What are Rapid Diagnostic Services?

Rapid Diagnostic Services (RDSs) are cited as a key deliverable in the NHS Long Term Plan to support the overarching ambition to ensure that by 2028:

  • 55,000 more people will survive five years or more each year following diagnosis
  • Three in four (75%) cancers will be diagnosed at an early stage.

Cancer Alliances have been tasked with ensuring that RDS service model principles are applied to all suspected cancer pathways and pathways for patients with non-specific symptoms by 2024. 

National funding has been made available to Cheshire & Merseyside Cancer Alliance (CMCA) to support the development, implementation and roll-out of RDSs.

RDSs called Rapid Diagnostic Centres (RDCs) in other Alliance areas will support earlier and faster diagnosis, more efficient disagnostic pathways and an improved personalised diagnostic experience, whilst also reducing unwarranted variation and improving opportunities for staff development and innovative working.

RDS Key Principles

The Rapid Diagnostic Services patient journey RDS image

RDS Classifications

Rapid Diagnostics Services are separated into two classifications:

Site-specific services are for patients where their symptoms are suspicious of a specific cancer type, for example bowel or prostate cancer. They are currently being developed and rolled out across Cheshire and Merseyside in a phased approach over the next four years.

Non site-specific RDSs are services for patients with non-specific symptoms where there is a concern that there is a underlying malignancy and that doesn’t meet the criteria for a specific cancer type referral. These symptoms could include:

  • New unexplained and unintentional weight loss (either documented >5% in three months or with strong clinical suspicion);
  • New unexplained constitutional symptoms of four weeks or more (less if very significant concern). Symptoms include loss of appetite, fatigue, nausea, malaise, bloating;
  • New unexplained vague abdominal pain of four weeks or more (less if very significant concern);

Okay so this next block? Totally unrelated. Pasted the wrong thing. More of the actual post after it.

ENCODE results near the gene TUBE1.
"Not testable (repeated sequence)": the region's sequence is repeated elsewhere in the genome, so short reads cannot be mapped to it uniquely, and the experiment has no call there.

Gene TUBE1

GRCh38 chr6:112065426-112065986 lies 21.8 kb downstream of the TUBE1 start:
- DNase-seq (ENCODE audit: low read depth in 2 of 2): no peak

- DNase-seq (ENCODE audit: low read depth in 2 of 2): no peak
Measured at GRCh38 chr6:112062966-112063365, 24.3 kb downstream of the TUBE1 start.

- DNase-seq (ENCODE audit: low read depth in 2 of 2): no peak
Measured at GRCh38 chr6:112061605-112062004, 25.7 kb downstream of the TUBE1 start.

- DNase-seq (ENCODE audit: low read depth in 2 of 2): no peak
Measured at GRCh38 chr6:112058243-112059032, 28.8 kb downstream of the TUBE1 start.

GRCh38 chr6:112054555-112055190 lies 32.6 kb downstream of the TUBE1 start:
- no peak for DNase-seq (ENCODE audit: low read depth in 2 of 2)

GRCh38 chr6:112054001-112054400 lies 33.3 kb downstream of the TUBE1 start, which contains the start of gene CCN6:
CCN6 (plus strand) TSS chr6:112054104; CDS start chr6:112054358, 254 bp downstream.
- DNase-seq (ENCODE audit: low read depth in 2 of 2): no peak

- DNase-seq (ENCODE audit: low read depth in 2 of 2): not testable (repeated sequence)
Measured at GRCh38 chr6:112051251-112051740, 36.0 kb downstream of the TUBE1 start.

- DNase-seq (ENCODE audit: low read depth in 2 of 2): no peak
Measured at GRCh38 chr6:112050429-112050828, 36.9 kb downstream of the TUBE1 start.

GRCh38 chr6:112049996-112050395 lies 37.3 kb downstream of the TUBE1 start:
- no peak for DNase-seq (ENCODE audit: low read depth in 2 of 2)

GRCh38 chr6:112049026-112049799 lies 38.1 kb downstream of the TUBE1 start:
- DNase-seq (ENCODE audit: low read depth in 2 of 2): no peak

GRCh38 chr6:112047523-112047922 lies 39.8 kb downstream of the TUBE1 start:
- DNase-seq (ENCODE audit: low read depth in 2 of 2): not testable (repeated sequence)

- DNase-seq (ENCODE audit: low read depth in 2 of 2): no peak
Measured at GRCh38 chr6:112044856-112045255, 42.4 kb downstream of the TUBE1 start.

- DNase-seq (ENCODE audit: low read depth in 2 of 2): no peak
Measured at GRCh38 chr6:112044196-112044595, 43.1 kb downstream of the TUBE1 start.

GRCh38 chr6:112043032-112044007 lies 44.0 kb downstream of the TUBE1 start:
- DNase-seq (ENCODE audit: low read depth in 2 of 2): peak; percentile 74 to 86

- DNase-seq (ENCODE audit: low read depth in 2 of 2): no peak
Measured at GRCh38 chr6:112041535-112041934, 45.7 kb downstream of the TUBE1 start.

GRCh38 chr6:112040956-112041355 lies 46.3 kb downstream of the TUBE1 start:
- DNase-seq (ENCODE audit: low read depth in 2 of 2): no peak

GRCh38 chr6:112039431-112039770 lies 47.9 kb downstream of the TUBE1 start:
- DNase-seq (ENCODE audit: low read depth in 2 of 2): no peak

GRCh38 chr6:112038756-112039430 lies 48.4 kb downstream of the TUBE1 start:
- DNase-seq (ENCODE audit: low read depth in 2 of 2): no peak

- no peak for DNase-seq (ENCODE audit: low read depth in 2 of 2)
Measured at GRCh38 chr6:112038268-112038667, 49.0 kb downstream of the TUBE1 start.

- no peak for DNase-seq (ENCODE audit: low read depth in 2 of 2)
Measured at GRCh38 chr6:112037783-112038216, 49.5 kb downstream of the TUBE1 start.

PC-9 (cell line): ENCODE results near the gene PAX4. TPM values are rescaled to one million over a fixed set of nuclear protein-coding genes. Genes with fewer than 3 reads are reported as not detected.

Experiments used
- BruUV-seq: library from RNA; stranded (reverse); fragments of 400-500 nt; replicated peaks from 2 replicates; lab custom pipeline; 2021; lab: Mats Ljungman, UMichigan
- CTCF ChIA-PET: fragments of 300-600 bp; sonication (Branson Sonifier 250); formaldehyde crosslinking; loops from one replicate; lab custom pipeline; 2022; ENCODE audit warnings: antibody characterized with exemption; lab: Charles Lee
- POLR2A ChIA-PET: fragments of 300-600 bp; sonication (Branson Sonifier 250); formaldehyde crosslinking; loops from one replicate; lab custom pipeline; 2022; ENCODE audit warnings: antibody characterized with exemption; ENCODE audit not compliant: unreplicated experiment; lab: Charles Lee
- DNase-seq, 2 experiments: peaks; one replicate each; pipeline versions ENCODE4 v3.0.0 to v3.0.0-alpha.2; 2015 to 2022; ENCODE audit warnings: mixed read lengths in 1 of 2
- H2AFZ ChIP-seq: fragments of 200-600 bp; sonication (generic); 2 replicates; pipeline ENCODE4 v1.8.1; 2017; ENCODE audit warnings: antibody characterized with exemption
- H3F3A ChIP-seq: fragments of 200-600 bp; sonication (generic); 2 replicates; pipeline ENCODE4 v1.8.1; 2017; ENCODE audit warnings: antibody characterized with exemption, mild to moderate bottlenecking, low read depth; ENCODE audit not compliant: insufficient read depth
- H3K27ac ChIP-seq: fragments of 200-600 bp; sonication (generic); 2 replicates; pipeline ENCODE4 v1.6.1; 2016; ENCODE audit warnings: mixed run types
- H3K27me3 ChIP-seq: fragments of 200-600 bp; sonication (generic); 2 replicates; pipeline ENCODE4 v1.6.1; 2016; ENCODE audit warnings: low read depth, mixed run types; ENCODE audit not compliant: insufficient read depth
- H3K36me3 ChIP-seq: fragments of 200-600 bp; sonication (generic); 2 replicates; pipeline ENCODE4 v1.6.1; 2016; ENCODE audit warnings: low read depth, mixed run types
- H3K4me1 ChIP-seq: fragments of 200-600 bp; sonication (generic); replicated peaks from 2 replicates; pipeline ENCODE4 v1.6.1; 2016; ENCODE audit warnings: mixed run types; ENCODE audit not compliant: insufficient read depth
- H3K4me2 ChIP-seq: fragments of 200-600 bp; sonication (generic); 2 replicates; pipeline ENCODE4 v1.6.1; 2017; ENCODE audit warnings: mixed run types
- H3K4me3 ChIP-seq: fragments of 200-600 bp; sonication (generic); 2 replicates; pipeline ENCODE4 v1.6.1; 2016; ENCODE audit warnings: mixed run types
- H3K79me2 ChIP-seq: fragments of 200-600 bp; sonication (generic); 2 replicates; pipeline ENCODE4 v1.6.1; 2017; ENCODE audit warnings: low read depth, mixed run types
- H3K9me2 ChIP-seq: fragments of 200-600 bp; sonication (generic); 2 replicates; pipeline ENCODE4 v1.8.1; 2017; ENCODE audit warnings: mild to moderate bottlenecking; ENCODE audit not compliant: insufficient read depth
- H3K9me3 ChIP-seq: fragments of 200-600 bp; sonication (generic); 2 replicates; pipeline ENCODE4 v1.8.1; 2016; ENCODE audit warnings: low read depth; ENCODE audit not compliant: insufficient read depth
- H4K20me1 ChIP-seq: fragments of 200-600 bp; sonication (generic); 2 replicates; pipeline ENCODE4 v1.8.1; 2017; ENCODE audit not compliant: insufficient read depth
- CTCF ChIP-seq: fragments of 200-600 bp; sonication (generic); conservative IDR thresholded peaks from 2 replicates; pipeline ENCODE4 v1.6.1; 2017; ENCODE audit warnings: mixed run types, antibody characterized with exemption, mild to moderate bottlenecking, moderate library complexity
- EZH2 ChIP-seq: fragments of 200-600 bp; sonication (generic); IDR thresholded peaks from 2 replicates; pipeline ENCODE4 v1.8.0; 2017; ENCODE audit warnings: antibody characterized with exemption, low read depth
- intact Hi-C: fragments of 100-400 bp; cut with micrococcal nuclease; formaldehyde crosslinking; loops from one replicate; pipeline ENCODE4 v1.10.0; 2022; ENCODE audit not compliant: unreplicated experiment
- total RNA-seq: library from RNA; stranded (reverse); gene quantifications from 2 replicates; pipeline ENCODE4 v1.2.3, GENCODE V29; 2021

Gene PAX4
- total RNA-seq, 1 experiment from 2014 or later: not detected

• New unexplained, unexpected or progressive pain, including bone pain, of four weeks or more;
  • GP ‘gut feeling’ of cancer diagnosis - reasons to be clearly described at referral.

These non-specific services are in place at Liverpool University Hospitals NHS Foundation Trust (Royal Liverpool University Hospital), Southport and Ormskirk Hospital NHS Trust, Mid Cheshire Hospitals NHS Foundation Trust, Warrington and Halton Hospitals NHS Trust, St Helens and Knowsley Teaching Hospitals NHS Trust and the Countess of Chester Hospital NHS Foundation Trust.

Services are currently being developed/discussed at Liverpool University Hospitals NHS Foundation Trust (Aintree University Hospital), Wirral University Teaching Hospital NHS Foundation Trust and East Cheshire NHS Trust.

Pathway: Referrals can be made through your local ERS service as an Urgent Suspected Cancer. National Cancer Waiting Times Standards will be applied to this referral. Once the referral is received the patient will be contacted by the Non Specific Rapid Diagnostic Service for a telephone consultation.

Routes of Referral: The service can be accessed by primary care or selected internal pathways.  

For more information on the CMCA approach to Rapid Diagnostic Services, please contact Project Manager Sarah Griffiths at sarah.griffiths16@nhs.net